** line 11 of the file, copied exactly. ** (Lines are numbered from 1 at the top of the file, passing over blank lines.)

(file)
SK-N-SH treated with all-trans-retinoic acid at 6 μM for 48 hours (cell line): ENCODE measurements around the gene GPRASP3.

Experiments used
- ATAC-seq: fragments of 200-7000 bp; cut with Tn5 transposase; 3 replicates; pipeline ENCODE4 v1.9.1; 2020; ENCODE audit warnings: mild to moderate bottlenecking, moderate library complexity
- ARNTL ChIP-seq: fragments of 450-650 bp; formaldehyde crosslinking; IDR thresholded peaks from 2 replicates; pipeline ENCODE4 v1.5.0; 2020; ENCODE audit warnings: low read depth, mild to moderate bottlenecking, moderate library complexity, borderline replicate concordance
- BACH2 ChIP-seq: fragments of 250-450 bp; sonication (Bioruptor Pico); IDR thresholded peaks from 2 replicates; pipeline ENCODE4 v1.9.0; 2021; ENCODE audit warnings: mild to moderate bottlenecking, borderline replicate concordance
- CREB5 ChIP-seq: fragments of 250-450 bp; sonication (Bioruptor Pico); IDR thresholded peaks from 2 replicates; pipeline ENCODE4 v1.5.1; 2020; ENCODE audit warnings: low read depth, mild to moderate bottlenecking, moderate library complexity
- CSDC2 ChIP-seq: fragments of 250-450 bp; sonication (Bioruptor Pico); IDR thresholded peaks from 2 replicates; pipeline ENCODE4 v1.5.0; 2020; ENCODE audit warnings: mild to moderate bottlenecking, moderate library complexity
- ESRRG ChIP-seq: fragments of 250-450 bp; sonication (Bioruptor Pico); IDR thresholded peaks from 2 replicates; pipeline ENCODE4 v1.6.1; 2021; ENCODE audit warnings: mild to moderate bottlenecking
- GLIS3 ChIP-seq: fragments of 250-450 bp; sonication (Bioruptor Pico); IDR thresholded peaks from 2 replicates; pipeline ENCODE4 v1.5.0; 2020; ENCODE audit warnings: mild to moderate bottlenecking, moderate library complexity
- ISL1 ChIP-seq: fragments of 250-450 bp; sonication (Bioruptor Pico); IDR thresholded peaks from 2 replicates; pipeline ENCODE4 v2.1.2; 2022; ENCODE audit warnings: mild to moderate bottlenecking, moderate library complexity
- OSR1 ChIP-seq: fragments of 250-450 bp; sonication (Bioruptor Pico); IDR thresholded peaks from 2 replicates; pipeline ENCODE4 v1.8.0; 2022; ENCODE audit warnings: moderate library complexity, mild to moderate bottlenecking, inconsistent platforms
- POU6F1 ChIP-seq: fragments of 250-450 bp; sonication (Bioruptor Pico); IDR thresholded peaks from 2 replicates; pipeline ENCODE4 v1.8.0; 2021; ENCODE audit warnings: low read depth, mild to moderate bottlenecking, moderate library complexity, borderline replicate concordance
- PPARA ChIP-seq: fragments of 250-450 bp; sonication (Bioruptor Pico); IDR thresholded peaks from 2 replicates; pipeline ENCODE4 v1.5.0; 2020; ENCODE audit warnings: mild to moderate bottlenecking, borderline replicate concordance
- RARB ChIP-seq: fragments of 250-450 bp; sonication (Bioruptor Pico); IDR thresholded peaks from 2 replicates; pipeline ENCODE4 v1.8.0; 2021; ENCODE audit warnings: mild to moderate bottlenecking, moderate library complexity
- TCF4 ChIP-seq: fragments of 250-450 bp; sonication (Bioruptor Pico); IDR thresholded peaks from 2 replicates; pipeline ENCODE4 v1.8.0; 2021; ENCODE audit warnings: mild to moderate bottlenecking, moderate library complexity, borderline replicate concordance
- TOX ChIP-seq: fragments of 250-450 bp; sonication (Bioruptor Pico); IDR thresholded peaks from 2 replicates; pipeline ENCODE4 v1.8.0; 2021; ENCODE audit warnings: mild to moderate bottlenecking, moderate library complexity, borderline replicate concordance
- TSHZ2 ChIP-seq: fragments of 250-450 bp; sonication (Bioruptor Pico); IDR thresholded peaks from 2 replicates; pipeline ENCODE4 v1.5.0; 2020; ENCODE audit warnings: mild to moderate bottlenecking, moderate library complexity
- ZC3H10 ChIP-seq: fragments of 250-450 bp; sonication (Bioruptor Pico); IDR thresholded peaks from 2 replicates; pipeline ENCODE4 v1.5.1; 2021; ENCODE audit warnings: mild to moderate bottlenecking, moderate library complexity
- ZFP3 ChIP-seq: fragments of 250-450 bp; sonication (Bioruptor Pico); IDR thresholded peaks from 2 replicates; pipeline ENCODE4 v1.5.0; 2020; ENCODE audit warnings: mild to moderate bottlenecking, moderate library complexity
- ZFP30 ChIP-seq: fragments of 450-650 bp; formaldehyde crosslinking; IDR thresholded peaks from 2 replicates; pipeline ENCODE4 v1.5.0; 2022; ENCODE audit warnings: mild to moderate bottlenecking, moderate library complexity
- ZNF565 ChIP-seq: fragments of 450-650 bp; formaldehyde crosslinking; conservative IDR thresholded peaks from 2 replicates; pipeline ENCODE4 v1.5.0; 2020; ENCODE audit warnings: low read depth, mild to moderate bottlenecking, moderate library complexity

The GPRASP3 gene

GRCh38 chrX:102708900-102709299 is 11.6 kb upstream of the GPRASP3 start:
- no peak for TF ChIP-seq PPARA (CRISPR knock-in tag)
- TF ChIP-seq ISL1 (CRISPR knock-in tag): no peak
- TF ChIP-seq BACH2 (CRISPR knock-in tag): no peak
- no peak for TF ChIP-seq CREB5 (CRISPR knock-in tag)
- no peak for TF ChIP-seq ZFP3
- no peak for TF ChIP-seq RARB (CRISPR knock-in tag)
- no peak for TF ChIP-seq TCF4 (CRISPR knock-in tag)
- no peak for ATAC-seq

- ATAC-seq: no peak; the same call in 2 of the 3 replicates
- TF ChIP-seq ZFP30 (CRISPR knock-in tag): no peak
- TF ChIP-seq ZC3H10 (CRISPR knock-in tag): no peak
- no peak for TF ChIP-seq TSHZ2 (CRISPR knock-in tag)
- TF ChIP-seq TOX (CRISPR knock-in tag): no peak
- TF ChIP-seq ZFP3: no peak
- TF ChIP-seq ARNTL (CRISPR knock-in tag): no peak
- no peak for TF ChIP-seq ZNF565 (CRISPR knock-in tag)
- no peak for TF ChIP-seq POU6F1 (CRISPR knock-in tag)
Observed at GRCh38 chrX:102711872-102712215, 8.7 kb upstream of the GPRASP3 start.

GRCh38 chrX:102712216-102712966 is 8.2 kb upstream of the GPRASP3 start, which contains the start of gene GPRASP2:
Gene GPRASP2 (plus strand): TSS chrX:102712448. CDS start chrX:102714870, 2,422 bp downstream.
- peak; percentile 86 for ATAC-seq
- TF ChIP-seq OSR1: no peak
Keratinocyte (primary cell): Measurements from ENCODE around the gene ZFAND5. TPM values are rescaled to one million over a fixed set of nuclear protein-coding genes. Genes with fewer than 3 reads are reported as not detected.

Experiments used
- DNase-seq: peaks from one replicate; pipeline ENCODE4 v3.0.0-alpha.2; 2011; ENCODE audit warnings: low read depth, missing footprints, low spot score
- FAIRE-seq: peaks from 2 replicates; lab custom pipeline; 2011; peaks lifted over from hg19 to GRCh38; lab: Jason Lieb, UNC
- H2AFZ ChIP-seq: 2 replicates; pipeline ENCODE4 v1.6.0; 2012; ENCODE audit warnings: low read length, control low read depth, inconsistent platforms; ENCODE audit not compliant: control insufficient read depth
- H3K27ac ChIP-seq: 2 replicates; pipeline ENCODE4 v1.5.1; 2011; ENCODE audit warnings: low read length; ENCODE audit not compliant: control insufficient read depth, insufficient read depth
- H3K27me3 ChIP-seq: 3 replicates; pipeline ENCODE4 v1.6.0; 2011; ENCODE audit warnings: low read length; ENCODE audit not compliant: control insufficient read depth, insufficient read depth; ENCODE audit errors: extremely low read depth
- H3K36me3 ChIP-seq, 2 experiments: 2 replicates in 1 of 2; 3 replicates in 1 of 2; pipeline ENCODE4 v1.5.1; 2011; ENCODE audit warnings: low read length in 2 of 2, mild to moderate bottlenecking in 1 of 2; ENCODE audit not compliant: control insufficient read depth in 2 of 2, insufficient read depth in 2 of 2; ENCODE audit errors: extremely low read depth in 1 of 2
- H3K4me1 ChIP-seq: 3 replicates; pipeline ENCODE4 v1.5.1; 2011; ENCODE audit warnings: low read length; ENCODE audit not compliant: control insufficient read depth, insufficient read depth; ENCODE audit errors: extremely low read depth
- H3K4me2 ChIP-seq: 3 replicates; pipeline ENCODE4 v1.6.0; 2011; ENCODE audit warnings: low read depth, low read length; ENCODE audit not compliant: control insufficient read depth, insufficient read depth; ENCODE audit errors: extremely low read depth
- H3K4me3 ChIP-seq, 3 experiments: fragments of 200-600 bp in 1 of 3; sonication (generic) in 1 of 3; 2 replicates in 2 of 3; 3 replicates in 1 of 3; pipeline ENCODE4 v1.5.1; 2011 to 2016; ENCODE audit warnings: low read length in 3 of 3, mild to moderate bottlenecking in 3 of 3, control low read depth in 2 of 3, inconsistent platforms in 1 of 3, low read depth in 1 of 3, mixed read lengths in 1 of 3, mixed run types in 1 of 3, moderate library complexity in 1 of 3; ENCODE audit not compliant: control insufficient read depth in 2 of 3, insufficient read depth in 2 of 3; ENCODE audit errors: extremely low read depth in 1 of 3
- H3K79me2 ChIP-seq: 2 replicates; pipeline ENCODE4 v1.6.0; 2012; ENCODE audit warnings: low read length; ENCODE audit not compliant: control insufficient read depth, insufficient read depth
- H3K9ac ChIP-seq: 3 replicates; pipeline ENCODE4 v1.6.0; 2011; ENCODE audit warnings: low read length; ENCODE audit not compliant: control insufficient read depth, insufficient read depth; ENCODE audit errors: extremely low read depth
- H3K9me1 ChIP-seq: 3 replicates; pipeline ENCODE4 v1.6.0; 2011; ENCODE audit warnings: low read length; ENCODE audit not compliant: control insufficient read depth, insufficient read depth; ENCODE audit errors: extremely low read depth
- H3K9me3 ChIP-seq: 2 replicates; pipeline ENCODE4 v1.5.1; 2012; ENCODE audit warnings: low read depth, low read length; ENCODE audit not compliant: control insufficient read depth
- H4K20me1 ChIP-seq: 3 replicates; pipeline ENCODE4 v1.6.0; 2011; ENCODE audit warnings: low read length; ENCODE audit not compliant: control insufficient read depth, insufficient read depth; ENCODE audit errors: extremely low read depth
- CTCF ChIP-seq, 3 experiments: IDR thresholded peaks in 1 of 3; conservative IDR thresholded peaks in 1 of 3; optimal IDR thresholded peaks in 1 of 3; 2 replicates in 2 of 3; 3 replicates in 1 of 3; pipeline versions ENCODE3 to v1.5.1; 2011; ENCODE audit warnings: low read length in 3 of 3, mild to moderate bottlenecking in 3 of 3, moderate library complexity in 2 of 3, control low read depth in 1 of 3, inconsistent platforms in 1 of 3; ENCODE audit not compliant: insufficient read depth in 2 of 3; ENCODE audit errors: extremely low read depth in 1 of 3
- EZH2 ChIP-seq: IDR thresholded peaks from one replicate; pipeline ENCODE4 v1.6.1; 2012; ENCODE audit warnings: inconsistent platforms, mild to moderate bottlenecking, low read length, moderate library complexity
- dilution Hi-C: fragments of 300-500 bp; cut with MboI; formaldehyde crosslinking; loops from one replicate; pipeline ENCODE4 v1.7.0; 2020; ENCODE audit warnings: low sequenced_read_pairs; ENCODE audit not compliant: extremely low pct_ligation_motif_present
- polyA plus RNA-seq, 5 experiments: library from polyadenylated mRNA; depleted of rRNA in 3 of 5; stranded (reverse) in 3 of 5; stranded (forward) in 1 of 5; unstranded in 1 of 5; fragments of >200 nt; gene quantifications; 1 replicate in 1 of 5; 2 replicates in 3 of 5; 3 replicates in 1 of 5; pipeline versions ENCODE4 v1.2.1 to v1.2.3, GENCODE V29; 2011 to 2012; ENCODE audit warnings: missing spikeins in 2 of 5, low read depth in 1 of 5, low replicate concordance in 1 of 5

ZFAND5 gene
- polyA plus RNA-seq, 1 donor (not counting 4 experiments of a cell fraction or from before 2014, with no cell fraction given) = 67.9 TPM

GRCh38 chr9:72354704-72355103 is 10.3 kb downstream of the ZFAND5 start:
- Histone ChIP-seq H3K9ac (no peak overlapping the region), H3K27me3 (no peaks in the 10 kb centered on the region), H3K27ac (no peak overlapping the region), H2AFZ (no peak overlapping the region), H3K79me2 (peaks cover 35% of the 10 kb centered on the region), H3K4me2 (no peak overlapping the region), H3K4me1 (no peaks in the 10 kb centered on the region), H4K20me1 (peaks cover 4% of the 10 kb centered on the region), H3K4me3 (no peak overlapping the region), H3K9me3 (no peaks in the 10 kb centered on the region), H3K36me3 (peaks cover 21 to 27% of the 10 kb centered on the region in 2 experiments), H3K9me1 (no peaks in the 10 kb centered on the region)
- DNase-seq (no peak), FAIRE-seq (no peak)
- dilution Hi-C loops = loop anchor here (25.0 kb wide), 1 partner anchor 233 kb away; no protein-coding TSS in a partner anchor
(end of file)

- OSR1 ChIP-seq: fragments of 250-450 bp; sonication (Bioruptor Pico); IDR thresholded peaks from 2 replicates; pipeline ENCODE4 v1.8.0; 2022; ENCODE audit warnings: moderate library complexity, mild to moderate bottlenecking, inconsistent platforms